MLK, technology and inspiration

What gets me every time I hear Martin Luther King speak is this: he didn’t have a blog. Nor did he use podcasts, e-mails or iPhones. He was a low tech-man. All he needed was a podium, a microphone and an audience. He was influential because of what he said and how he said it, not the pipe or protocol the message was delivered on.

MLK is a reminder that message transcends technology. The medium might be a message, but it’s not the only message – the McLuhan quote is so twisted and misused in one of the great ironies, as his obfuscated writing makes his message hard to understand.

The inspiration is this: if technology empowers people, where are the powerful, meaningful messages? On a day like today everything that seems so important in the tech and business world seems superficial. How do these messages help people? How does this message enlighten or effect change? What progress does this afford, and for who? (See: Software Is Not Epic)

I’m trying to use MLK as a sanity check:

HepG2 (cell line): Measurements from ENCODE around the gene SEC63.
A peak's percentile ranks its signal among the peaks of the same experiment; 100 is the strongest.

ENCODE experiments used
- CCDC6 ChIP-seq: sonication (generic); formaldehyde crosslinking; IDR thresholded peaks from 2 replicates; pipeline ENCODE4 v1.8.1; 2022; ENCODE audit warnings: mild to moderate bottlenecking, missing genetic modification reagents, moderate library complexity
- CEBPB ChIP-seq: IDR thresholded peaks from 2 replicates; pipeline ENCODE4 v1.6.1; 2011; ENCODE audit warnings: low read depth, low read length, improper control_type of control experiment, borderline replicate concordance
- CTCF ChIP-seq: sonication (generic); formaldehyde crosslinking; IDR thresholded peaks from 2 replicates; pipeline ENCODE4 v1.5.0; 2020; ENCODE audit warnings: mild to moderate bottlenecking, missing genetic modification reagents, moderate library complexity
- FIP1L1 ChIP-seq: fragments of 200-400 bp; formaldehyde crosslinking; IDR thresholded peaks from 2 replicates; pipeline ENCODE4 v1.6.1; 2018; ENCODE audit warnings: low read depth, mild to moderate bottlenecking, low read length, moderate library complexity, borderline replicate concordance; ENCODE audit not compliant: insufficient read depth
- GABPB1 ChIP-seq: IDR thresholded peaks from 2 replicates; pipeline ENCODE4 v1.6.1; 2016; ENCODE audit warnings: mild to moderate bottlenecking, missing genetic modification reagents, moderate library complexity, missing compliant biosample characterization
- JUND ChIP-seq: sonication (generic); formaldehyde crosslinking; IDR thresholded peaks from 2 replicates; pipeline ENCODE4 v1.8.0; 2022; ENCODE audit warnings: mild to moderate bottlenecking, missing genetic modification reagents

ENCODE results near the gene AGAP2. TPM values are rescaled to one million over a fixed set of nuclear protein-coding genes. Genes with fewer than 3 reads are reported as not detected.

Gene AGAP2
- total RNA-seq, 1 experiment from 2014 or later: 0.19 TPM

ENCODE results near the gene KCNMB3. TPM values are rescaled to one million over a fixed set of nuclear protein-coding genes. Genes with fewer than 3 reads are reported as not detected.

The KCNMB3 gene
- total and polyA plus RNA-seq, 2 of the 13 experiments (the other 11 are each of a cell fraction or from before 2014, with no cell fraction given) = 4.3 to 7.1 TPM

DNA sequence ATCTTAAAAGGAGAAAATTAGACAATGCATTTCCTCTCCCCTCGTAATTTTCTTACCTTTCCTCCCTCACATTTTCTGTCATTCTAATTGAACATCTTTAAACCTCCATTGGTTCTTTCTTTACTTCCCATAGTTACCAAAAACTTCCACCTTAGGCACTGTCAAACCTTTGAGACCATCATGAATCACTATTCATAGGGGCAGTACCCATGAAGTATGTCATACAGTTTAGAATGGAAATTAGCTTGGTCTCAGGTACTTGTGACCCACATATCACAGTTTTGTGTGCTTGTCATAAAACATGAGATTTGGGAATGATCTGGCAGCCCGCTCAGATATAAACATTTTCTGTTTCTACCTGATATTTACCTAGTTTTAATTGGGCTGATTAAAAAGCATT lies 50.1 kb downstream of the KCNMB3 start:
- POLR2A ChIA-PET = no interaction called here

• When will I write about what’s important?
  • When will I help good messages, and the people behind them, to find larger audiences?
  • Why am I not volunteering more time for what I believe, rather than what’s popular, fun or lucrative?
  • When was the last time I saw technology help someone in true need? When was the last time I delivered that help?

If MLK could move millions with the spoken word, what should I be able to do with all of this wonderful technology and empowerment at my disposal? Whose message is out there now that I can help spread or support?

“You want to be important? Wonderful. You want to be recognized? Wonderful. You want to be great? wonderful. But recognize that he who is greatest among you shall be your servant.. By giving that definition of greatness it means everybody can be great, because everybody can serve. You don’t have to have a college degree to serve. You don’t have to have to make your subject and your verb agree to serve. You don’t have to know about Plato and Aristotle to serve. You don’t have to know Einstein’s “Theory of Relativity” to serve. You don’t have to know the Second Theory of Thermal Dynamics in Physics to serve. You only need a heart full of grace, a soul generated by love, and you can be that servant.”